I also like to include an adult or two in each story, at least one of whom is not a great role model. My pet peeve growing up was overbearing baseball parents. In fact, in college my original intention was to become a city parks and recreation director in order to fix everything wrong with youth sports, which, in my opinion, focused generally on the adults. I soon found, however, that many of the adults who run youth sports don’t want them fixed.  Local youth sports associations have become adult hobbies. As one journalist wrote many years ago, “Youth sports teach kids games adults play.” I love to weave the stereotypical “little league parent” or coach into my plots.  Call it an outlet for my frustration.

Finally, as far as my writing process is concerned, I may break, or at least fracture, the mold most writers follow. When I sit down at the computer, I hold my sliver of a childhood memory and a general idea of my theme and how I want the book to end. But, everything between the first and last paragraph is an open slate. I seldom outline, don’t think too much about supporting characters until I find a need for them, and choose plot direction and subplots on the fly. For me, this process has generally been successful. While I do “revise, revise, revise” (as opposed to “read, read, read”), my initial plot usually holds up. I’ve become used to limited word counts—Lord knows I was a fan of them as a kid—and I keep these counts in mind as I’m writing. If I see a subplot consuming too many words, I hit the delete button and redirect toward the final target. My revisions normally focus on flow and, of course, mechanics.

Oh, and I only write in the first person. I’m a conversational writer. I find third-person extremely awkward and a hindrance to my sense of humor, cynicism, and sarcasm. But, I assure you there is not a touch of sarcasm in what I’ve written here. I’m not a reader, and I never have been. I’m a writer. Kind of weird, huh?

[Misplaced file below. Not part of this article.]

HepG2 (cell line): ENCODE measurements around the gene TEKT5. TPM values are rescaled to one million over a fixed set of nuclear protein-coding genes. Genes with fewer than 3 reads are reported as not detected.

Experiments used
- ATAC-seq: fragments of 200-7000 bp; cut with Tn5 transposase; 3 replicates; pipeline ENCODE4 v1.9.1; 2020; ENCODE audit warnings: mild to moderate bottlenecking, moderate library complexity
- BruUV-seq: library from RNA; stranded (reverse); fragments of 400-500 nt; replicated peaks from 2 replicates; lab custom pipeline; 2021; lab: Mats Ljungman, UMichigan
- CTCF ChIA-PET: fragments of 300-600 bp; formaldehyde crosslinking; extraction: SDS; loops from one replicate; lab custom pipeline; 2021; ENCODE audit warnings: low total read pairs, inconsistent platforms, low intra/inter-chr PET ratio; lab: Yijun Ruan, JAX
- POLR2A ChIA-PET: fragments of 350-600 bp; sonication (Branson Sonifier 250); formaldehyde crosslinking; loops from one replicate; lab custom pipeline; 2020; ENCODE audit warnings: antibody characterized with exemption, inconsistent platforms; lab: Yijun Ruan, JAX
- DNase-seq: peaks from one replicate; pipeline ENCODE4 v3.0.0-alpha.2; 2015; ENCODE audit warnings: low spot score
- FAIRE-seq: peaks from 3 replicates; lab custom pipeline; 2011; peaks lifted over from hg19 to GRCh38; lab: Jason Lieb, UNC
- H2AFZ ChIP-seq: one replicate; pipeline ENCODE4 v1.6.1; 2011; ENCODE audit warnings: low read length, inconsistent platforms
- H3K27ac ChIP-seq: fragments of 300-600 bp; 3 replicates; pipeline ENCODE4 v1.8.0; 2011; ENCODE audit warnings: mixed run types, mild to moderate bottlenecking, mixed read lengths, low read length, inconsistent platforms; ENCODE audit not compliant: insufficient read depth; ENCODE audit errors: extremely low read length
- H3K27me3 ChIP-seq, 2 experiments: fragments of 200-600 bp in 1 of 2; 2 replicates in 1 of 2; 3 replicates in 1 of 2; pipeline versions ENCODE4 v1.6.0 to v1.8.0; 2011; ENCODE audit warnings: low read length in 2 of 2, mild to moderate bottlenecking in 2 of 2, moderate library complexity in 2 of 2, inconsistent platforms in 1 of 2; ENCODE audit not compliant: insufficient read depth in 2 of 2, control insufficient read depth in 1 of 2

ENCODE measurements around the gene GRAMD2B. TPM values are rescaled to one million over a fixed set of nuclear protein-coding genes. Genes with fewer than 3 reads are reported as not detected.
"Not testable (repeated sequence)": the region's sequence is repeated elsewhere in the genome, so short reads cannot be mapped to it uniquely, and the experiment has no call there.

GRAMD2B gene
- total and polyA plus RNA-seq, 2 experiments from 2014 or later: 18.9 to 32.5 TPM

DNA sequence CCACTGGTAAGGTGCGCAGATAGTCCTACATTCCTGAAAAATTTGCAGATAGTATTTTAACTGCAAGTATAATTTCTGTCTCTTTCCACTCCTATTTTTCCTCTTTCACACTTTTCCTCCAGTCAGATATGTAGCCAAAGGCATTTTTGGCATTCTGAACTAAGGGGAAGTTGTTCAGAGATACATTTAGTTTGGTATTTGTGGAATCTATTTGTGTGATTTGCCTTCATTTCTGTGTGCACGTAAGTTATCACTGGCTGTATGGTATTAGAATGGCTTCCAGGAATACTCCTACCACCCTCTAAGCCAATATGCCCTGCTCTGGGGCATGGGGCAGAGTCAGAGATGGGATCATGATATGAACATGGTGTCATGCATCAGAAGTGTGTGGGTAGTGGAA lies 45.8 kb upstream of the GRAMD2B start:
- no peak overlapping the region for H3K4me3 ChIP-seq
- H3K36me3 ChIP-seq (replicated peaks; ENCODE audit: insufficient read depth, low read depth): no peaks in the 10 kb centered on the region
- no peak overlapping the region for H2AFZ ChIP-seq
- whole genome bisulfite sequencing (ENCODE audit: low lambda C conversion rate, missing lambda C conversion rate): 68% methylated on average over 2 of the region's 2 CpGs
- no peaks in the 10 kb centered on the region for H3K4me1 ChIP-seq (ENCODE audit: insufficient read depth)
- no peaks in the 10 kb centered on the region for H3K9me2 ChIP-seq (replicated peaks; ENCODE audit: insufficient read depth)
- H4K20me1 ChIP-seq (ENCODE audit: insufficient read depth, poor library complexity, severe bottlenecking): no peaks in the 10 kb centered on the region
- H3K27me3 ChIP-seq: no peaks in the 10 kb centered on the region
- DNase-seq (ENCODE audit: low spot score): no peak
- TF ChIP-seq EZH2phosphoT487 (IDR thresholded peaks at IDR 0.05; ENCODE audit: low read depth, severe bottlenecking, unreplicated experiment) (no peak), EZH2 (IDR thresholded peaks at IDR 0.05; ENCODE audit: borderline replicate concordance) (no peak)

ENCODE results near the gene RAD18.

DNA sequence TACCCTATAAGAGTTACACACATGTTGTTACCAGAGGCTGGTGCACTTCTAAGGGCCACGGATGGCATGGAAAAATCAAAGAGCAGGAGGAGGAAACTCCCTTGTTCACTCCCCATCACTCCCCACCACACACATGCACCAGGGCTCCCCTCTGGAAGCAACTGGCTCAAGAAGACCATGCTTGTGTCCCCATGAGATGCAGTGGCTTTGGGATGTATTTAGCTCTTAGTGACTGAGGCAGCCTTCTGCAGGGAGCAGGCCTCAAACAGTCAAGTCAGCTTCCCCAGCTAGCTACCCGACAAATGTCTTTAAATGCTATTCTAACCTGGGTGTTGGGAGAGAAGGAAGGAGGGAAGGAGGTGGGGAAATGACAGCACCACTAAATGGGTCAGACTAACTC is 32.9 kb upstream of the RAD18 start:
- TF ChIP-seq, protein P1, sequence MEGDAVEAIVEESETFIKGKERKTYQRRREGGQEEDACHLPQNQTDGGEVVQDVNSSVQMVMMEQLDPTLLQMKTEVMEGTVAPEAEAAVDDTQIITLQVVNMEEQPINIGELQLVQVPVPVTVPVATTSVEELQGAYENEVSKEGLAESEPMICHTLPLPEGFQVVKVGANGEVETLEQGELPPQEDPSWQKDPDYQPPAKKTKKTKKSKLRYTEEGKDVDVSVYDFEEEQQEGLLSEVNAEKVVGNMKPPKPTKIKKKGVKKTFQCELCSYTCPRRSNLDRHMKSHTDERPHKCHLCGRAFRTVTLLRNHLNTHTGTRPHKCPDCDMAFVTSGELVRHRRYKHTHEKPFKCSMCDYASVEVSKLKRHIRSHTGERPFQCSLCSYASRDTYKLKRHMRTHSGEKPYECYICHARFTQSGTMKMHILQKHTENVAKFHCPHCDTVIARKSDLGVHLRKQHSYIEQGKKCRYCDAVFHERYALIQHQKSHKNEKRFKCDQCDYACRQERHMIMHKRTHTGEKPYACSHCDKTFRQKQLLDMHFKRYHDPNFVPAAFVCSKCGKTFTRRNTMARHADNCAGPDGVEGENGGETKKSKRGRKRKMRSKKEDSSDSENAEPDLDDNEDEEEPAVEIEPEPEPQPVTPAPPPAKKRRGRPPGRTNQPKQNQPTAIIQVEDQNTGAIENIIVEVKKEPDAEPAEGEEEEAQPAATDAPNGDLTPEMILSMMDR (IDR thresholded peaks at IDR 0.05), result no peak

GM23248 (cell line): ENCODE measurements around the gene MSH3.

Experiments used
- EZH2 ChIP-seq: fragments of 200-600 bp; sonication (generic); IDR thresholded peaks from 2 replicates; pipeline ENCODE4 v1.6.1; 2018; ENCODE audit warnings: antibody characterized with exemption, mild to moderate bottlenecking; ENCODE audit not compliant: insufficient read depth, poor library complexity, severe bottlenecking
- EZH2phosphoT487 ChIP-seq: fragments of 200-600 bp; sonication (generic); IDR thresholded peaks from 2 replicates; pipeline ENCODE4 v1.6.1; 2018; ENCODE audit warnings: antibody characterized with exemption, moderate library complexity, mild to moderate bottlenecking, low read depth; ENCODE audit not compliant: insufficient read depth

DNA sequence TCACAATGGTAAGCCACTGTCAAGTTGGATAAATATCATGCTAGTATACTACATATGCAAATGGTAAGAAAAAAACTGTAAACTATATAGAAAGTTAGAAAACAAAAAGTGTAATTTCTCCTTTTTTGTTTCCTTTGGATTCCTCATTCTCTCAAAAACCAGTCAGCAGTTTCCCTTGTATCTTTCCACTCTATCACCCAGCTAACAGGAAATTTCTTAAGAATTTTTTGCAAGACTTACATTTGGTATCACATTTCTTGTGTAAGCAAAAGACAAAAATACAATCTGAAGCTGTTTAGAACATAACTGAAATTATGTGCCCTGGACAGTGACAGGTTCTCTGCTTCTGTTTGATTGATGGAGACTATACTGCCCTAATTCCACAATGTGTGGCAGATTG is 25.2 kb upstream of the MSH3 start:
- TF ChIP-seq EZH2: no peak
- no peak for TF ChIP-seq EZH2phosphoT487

Nothin’ But Net blurb:

Blake Creekmore just cost his middle-school basketball team its shot at the district championship—and he’s not even on the team. Blake would much rather be at a Boy Scout meeting than any sporting event. He convinces his best friend Dustin, the school’s star athlete, to join him in an afternoon on the lake, where tragedy strikes. Dustin is injured and lost for the season, and Blake bears the blame of the team, the coach, and his classmates.

Battling his guilt, Blake seeks refuge in the activity he knows
best—bass fishing and enjoying the outdoors. With the support of his father, a local bait shop owner, and a most unlikely character, Blake learns the importance of friendship and what it takes to be a member of a team. And, in the process, he unwittingly teaches his classmates a few lessons about life and the environment as well.

Nothin’ But Net is available on the MuseItUp bookstore and Amazon.

About the Author:

Kris Rutherford has been a recreation and natural resources management professional for nearly 25 years and has been involved in youth sports as a player, volunteer, coach, and administrator his entire life. He holds a Master of Agriculture from Colorado State University and majored in Recreation Administration at Arkansas Tech University.

Nothin’ But Net is Kris’ third published book. He has also authored the youth sports novel Batting Ninth and a non-fiction work, Homeseekers, Parasites, and the Texas Midland: The Texas League in Paris, 1896-1904. In addition, he has published a number of articles in professional Recreation and Parks and Municipal Government journals.

Kris has held positions with Arkansas State Parks and the Arkansas Game and Fish Commission and currently serves as Grants Officer for the University of Arkansas Division of Agriculture. He lives in Maumelle, Arkansas, with his wife and three children. For more about Kris and his books visit his website.ague in Paris, 1896-1904. In addition, he has published a number of articles in professional Recreation and Parks and Municipal Government journals.